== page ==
Sustainable and responsible forest stewardship is much more than trees. West Fraser’s foresters and biologists work closely together to manage for many other attributes of a healthy forest.  Within the lands the Company manages, there are a whole range of what we call "forest values" that must be considered such as wildlife, fish, water, visual qualities (like scenery and special places in the forest), wilderness recreation, hunting or trapping and the effects of other industrial uses – just to name a few.

To be a responsible steward of the forest we must take into account of all these values and develop comprehensive plans to address them, implement these plans and continue to monitor our progress. In a number of cases, West Fraser has deferred lands to support the habitats of species at risk.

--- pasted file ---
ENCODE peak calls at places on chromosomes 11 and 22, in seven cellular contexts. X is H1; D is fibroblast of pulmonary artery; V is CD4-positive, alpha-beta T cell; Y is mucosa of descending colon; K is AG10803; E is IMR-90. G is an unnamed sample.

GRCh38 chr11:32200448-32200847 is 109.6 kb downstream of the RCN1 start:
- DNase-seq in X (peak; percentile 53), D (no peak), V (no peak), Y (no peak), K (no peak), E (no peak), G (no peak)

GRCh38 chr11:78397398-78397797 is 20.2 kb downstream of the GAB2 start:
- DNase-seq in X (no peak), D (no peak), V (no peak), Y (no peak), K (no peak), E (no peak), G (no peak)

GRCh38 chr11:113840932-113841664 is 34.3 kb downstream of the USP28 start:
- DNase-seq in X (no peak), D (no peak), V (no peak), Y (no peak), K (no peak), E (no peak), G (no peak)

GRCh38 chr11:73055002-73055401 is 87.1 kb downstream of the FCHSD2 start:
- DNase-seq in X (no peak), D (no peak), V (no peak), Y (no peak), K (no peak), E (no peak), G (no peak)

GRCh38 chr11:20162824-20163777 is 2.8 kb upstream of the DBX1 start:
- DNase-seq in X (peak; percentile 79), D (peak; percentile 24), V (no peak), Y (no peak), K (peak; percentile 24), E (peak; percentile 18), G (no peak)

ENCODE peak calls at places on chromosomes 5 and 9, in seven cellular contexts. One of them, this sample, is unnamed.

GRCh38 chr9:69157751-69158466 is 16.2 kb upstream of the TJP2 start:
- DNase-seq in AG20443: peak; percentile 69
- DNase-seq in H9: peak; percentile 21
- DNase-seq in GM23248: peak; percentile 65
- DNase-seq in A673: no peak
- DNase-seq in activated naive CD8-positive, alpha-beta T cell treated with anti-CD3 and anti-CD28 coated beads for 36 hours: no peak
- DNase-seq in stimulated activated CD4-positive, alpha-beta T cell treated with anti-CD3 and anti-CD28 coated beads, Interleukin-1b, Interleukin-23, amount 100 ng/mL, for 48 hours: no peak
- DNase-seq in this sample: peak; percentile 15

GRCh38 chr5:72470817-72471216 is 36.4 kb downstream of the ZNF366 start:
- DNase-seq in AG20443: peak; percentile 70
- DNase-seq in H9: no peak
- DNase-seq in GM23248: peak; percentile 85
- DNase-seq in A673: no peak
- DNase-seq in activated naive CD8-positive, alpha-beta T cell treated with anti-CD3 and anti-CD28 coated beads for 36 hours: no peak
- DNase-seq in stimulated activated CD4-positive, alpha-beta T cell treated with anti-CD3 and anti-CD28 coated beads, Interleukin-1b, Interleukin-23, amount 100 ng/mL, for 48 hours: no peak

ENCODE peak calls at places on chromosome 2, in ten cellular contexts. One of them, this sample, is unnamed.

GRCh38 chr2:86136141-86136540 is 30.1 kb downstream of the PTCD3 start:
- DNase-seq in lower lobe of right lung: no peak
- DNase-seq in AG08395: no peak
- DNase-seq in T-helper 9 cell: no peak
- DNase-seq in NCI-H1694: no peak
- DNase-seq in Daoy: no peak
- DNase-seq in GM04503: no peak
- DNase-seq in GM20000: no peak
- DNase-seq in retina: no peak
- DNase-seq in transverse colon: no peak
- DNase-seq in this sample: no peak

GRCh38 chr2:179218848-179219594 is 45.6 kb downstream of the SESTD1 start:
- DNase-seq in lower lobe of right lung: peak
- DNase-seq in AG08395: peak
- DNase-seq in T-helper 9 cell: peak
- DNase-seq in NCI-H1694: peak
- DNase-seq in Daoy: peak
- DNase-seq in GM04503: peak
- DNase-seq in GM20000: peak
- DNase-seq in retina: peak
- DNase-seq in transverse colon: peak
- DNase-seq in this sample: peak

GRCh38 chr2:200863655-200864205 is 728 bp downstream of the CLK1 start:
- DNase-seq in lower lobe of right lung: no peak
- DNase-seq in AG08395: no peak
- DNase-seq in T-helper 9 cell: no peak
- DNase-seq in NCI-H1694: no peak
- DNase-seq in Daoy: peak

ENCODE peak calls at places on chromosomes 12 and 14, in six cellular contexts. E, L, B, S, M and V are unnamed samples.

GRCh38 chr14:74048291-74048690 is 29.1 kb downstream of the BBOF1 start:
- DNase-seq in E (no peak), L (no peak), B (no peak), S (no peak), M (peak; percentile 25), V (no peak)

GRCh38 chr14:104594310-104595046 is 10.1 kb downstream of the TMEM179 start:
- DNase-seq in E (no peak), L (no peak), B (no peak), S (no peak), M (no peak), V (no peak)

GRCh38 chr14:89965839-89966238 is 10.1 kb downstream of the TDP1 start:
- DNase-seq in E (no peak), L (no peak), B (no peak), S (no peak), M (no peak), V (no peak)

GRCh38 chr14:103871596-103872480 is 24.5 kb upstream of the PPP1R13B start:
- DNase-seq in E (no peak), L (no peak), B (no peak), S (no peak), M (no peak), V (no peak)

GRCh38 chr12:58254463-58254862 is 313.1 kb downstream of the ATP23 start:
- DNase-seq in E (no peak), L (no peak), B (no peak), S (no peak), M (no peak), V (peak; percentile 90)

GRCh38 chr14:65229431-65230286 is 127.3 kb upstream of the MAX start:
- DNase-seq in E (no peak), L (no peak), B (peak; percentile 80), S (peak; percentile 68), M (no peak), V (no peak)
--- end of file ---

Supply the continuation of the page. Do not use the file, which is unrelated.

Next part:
West Fraser is an active participant in biodiversity conservation and protection. One way we do this is to maintain forest habitat within the natural variation produced by mother nature. That means supplying all natural forest habitats in amounts and patterns similar to what would result from a natural disturbance, such as forest fires.

A second major approach is to take additional steps to recover species at risk. We fund and actively support innovative research to continually improve our forestry practices, including conservation of wildlife habitat.  Read more about some examples of how West Fraser addresses protection of caribou and grizzlies